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ADHD, circadian rhythms and seasonality

Wynchank, D. S., Bijlenga, D., Lamers, F., Bron, T. I., Winthorst, W. H., Vogel, S. W., Penninx, B. W., Beekman, A. T. & Kooij, J. S., Oct-2016, In : Journal of Psychiatric Research. 81, p. 87-94 8 p.

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  • ADHD, circadian rhythms and seasonality

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DOI

  • Dora S. Wynchank
  • Denise Bijlenga
  • Femke Lamers
  • Tannetje I. Bron
  • Wim H. Winthorst
  • Suzan W. Vogel
  • Brenda W. Penninx
  • Aartjan T. Beekman
  • J. Sandra Kooij

Objective: We evaluated whether the association between Adult Attention-Deficit/Hyperactivity Disorder (ADHD) and Seasonal Affective Disorder (SAD) was mediated by the circadian rhythm.

Method: Data of 2239 persons from the Netherlands Study of Depression and Anxiety (NESDA) were used. Two groups were compared: with clinically significant ADHD symptoms (N = 175) and with No ADHD symptoms (N = 2064). Sleep parameters were sleep-onset and offset times, mid sleep and sleep duration from the Munich Chronotype Questionnaire. We identified the prevalence of probable SAD and subsyndromal SAD using the Seasonal Pattern Assessment Questionnaire (SPAQ). Clinically significant ADHD symptoms were identified by using a T score>65 on the Conners Adult ADHD Rating Scale.

Results: The prevalence of probable SAD was estimated at 9.9% in the ADHD group (vs. 3.3% in the No ADHD group) and of probable s-SAD at 12.5% in the ADHD group (vs 4.6% in the No ADHD group). Regression analyses showed consistently significant associations between ADHD symptoms and probable SAD, even after adjustment for current depression and anxiety, age, sex, education, use of antidepressants and benzodiazepines (B = 1.81, p <0.001). Late self-reported sleep onset was an important mediator in the significant relationship between ADHD symptoms and probable SAD, even after correction for confounders (total model effects: B = 0.14, p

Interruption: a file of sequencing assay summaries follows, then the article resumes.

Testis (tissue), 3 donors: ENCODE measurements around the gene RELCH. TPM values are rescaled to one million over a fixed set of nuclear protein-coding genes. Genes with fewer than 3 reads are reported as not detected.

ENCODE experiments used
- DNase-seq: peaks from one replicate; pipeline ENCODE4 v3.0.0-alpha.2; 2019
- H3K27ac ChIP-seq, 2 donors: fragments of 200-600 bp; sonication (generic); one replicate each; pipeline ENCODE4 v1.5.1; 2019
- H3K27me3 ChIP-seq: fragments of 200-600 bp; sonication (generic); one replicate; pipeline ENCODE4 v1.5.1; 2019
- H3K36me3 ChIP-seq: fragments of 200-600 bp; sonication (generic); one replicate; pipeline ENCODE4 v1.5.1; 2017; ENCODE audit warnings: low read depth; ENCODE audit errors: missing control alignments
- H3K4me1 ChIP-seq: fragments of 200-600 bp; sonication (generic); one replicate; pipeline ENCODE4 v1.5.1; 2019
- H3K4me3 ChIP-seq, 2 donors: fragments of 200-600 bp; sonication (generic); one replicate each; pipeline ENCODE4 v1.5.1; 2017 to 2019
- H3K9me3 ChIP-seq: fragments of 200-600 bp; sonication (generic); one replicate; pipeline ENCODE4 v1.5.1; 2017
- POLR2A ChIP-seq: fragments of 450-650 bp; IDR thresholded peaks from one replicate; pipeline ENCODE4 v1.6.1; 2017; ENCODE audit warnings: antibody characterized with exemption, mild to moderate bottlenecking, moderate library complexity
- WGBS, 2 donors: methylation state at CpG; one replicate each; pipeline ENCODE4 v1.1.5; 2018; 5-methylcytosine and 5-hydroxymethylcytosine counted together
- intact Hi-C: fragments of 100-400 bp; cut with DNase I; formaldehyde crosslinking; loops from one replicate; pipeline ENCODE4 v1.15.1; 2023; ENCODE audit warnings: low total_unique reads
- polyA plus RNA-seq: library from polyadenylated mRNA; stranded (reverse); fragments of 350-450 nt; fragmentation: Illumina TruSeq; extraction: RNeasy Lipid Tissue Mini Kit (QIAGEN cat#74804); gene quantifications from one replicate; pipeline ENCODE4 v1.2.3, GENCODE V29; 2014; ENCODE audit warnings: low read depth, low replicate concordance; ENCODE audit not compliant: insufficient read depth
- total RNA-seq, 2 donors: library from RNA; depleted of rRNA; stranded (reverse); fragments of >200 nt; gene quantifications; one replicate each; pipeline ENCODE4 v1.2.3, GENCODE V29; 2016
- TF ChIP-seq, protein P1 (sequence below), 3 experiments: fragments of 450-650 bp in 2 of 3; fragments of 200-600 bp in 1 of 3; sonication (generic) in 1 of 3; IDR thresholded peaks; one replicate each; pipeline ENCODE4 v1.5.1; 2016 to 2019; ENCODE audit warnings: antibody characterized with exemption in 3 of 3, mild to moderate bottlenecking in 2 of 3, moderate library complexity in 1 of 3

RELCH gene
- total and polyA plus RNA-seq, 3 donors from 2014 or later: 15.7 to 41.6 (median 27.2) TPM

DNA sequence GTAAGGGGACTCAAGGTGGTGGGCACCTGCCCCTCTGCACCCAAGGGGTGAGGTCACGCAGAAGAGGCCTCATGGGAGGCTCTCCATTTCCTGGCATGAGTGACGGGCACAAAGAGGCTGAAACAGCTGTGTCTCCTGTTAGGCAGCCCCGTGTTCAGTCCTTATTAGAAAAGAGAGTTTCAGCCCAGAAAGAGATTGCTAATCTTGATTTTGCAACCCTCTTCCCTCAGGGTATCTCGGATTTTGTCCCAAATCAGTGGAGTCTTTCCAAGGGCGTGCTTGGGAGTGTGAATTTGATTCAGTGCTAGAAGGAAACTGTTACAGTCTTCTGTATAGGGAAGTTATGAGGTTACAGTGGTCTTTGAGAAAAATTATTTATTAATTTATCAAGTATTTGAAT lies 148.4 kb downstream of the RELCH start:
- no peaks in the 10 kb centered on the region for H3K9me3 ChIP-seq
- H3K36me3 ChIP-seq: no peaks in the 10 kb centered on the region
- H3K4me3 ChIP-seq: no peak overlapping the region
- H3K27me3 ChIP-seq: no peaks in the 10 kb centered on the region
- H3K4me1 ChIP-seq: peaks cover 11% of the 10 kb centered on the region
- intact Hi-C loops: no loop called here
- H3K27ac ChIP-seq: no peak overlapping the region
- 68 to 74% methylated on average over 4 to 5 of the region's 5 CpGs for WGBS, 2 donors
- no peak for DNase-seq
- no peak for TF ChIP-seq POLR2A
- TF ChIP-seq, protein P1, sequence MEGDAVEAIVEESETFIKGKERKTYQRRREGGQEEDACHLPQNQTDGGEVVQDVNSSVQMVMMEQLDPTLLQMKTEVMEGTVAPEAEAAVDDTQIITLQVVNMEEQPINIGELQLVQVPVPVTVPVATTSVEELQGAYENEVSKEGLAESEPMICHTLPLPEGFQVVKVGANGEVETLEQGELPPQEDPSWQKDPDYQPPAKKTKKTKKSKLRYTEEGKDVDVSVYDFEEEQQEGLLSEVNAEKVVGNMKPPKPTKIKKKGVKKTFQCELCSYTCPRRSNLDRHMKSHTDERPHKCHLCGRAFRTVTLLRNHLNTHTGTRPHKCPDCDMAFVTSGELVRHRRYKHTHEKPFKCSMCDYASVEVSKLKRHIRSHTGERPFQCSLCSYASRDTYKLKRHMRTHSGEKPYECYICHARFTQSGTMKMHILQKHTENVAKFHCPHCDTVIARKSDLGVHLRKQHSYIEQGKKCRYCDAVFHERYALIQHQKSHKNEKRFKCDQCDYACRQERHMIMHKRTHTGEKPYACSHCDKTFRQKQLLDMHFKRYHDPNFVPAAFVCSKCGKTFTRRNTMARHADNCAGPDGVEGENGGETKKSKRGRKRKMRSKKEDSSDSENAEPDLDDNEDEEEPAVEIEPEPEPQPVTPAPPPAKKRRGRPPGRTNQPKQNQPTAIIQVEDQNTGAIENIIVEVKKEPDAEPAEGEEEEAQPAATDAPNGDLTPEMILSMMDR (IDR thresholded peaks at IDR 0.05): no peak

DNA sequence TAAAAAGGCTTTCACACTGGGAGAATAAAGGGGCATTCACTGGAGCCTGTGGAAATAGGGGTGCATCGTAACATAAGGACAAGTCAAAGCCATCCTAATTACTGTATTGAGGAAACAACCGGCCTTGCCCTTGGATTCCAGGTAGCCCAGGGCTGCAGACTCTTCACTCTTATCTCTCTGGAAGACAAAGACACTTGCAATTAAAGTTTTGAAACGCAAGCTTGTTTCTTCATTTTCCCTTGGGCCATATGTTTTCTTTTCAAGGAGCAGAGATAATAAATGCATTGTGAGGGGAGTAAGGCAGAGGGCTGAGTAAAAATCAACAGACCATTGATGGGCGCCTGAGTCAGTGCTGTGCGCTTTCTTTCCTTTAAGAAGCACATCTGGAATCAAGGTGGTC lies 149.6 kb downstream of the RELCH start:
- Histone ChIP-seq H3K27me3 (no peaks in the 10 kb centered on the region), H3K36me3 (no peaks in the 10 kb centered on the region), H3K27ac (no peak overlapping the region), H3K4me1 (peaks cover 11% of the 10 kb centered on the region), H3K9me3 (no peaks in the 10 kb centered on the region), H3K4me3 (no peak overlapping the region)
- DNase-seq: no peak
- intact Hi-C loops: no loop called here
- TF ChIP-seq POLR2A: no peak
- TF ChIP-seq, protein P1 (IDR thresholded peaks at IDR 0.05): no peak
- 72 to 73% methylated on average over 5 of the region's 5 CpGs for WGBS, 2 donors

Conclusion: Both seasonal and circadian rhythm disturbances are significantly associated with ADHD symptoms. Delayed sleep onset time in ADHD may explain the increase in SAD symptoms. Treating patients with SAD for possible ADHD and delayed sleep onset time may reduce symptom severity in these complex patients. (C) 2016 Elsevier Ltd. All rights reserved.

Original languageEnglish
Pages (from-to)87-94
Number of pages8
JournalJournal of Psychiatric Research
Volume81
Publication statusPublished - Oct-2016

    Keywords

  • Seasonal affective disorder, Attention deficit/hyperactivity disorder, Delayed sleep phase, Circadian rhythm, ATTENTION-DEFICIT/HYPERACTIVITY DISORDER, DEFICIT HYPERACTIVITY DISORDER, PATTERN ASSESSMENT QUESTIONNAIRE, DIAGNOSTIC INTERVIEW CIDI, AGE-DEPENDENT DECLINE, PSYCHIATRIC-DISORDERS, ANXIETY DISORDERS, LIGHT THERAPY, SLEEP, ADULTS

ID: 39700740